This season, fans will appreciate Dumo more and watch him become a shut down defenseman. Remember, Paul Martin was originally known for being a sound defenseman in season one but became an offensive threat after that season. They’re two different types of players, but you never know.
Trevor Daley: 53 GP, 6 G, 16 A, 22 PTS (with Penguins)
What a great trade that made absolutely no sense! Who trades Rob Scuderi for anything more than a bag of pucks and an eighth round pick? (yes, I’m aware there isn’t one, it’s my poor sense of humor).
Daley came onto the scene and played some great hockey. It’s unfortunate that he went down with an injury right before the Cup Finals rolled around but he’ll be more than ready to jump into action opening night.
Daley likely will play again with Dumoulin. The Penguins have every intention of getting Olli Maatta to the point where he can play with Kris Letang and do it well so expect this amazing pairing from last season to stick around.
Can you think of a better trade in recent memory? The David Perron one comes to mind, but nothing helped a very teetering defense more than trading an old, no longer serviceable defenseman for a puck moving defenseman with some foot speed to fit the scheme head coach Mike Sullivan put into place.
Ian Cole: 70 GP, 0 G, 12 A, 12 PTS
Before I get talking about Ian Cole, how beautiful are those jerseys?
Anyway, Cole started out last season terribly with Kris Letang. I mean bad. He eventually sat a couple games and come back around about mid way through the season.
Cole didn’t score a single goal in the regular season either but he was a very good Defensive defenseman once playoff time came around.
If Cole can replicate his second half play from last season, there’s no reason he can’t keep his spot in the lineup.
Justin Schultz: 18 GP, 1 G, 7 A, 8 PTS (with Penguins)
I like the fact that Justin Schultz was given up for a third round draft selection that was reacquired when they got rid of an excess player in Beau Bennett.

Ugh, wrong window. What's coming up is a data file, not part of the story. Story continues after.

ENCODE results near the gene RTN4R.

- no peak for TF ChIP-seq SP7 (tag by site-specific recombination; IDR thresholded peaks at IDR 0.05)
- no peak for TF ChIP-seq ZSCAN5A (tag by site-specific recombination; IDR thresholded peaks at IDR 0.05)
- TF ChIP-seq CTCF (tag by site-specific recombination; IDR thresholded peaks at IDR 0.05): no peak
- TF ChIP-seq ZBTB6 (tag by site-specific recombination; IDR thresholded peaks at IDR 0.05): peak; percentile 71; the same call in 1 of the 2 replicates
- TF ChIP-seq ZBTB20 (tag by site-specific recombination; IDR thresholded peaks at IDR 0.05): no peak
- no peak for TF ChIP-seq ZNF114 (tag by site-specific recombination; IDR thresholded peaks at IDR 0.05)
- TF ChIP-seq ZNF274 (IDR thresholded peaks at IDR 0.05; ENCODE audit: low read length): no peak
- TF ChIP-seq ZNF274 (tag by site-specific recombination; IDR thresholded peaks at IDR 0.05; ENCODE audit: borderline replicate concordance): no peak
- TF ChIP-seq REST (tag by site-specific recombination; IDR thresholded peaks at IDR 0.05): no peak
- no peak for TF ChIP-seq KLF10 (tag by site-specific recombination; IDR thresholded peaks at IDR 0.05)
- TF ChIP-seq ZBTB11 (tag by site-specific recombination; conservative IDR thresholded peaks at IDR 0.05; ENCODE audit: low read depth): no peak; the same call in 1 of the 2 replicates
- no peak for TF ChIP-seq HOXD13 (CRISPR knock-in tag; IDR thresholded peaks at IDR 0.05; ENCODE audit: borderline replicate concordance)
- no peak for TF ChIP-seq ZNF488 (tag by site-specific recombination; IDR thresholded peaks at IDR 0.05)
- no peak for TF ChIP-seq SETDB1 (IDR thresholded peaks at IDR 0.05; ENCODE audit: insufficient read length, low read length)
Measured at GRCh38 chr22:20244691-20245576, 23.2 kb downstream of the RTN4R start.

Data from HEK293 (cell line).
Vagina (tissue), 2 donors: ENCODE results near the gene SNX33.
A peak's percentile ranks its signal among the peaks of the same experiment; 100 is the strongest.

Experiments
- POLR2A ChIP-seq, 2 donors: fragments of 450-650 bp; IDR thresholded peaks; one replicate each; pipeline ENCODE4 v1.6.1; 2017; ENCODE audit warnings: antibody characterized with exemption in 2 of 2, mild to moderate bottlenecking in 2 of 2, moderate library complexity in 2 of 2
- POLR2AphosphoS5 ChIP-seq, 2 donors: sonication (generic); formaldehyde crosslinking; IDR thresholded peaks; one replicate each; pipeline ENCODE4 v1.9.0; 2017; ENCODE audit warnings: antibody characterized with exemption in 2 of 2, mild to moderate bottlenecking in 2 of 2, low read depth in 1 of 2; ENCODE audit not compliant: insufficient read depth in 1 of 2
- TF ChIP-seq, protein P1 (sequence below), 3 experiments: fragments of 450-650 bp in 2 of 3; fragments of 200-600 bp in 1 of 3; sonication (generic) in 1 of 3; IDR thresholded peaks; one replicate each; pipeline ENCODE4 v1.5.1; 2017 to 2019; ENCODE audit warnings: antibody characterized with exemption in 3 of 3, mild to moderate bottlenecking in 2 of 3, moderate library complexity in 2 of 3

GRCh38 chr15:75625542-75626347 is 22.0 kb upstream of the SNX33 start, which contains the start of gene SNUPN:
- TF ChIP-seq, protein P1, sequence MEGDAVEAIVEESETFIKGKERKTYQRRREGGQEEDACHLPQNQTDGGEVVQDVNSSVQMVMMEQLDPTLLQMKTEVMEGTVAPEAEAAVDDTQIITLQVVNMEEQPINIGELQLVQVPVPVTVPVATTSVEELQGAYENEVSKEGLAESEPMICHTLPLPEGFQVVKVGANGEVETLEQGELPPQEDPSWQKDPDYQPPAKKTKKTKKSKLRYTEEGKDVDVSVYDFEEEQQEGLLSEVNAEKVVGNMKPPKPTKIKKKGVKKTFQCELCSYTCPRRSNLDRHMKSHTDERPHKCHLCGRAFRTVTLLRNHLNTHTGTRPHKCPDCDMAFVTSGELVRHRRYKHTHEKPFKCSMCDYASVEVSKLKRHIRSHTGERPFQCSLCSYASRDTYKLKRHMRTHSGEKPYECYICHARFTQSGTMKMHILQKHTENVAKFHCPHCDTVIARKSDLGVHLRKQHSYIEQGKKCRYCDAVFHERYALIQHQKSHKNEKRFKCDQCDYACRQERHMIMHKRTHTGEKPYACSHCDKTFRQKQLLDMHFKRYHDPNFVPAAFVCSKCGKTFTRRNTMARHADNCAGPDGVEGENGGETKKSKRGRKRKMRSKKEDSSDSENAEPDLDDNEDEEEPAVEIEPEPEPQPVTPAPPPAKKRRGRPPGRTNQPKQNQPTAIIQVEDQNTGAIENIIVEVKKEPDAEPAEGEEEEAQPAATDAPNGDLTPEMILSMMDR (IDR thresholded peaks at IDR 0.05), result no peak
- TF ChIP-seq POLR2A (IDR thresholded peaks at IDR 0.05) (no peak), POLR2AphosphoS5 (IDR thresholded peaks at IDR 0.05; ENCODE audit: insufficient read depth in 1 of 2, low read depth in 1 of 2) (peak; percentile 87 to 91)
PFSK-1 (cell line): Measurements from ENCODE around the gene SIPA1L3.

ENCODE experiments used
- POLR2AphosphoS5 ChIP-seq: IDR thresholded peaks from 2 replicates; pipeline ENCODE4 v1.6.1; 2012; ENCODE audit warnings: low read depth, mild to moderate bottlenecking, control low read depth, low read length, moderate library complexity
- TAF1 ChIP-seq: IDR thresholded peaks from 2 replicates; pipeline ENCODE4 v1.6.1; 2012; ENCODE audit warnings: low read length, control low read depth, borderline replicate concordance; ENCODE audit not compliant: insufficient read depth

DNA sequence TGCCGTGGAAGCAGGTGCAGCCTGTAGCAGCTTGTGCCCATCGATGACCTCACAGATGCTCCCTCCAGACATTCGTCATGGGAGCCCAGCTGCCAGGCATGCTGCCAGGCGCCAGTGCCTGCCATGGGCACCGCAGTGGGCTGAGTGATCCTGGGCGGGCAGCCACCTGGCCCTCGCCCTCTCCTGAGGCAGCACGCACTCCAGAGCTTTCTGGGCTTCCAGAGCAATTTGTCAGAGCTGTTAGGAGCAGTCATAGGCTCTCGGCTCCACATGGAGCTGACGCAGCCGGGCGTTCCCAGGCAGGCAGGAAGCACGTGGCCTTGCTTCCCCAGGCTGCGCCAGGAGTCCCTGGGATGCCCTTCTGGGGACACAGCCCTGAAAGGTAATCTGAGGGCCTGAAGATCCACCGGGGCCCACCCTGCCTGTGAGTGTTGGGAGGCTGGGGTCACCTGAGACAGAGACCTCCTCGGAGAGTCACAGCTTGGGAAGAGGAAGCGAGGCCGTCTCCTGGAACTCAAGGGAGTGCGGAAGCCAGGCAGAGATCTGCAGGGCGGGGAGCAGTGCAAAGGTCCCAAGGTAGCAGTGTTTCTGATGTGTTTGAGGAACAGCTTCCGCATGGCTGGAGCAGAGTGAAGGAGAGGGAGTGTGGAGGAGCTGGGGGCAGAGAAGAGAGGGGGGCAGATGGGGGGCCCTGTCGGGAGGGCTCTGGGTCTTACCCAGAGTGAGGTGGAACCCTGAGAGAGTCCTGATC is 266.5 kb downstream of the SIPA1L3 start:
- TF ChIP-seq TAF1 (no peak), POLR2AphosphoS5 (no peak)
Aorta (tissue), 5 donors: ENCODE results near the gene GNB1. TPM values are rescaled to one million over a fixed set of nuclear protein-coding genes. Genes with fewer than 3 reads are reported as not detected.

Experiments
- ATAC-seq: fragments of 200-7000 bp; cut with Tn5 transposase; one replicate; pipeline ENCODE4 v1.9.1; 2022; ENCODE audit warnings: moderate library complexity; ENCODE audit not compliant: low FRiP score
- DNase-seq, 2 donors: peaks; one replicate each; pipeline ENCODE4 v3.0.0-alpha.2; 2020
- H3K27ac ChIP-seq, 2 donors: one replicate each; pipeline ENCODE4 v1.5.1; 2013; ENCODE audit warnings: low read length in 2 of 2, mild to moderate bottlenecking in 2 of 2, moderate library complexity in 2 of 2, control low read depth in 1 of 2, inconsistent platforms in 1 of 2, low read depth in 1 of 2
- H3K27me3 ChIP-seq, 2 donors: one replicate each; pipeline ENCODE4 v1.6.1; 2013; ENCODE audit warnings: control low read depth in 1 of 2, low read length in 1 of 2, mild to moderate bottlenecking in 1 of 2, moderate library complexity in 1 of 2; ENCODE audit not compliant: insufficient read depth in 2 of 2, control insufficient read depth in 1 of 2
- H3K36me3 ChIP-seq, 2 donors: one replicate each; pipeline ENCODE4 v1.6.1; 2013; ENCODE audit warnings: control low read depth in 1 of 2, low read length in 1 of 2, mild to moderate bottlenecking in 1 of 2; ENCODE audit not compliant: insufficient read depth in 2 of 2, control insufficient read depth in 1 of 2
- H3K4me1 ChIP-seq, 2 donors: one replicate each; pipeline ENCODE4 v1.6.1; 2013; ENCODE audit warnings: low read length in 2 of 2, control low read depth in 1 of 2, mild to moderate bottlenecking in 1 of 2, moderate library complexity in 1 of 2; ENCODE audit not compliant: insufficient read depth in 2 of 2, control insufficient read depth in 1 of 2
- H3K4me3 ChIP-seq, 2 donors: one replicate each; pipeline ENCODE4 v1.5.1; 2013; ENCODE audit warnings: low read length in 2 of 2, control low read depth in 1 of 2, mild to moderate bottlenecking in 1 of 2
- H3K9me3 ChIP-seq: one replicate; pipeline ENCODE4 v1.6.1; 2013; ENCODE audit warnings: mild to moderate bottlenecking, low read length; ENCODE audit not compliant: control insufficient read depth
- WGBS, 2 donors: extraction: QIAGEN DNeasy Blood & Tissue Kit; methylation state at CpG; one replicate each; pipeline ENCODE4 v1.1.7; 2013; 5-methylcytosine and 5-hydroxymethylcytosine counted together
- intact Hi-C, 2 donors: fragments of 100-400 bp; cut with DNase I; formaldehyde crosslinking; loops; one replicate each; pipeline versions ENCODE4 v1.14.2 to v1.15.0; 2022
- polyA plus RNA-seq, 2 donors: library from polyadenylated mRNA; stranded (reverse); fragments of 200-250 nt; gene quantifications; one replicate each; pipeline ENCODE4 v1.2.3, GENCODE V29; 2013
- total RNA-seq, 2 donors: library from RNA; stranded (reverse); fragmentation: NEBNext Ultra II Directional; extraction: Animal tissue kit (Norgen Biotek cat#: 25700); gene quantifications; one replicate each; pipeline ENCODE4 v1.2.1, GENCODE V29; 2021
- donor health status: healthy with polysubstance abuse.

Schultz wasn’t exactly an offensive protegé when he got here but he had Norris Trophy potential coming into the league. Unfortunately, being an Edmonton Oilers defenseman is something not too many people would do by choice.
He can be an offensive threat for sure as his career high in goals is 11 for Edmonton. He had 1 goal in 18 regular season games for Pittsburgh so if he gets a consistent chance to play as a top-6 defenseman, expect that production to be higher this season.
Derrick Pouliot: 22 GP, 0 G, 7 A, 7 PTS
And finally, the interesting case of Derrick Pouliot, as I wrote about him about a week ago, is something that will be fun to monitor.
I suspect you’ll get to see more of him this year but Jim Rutherford has really given some mixed signals about his plans for number 51.
Many believe that he continues to endorse Pouliot because of his struggles and how they can boost his trade value. But if you’ve seen pictures, Pouliot looks like an entirely different person.
He’s much skinnier and has cut his long hair. Could a changed physical appearance give him the opportunity to change his on-ice performance? Only time will be able to tell.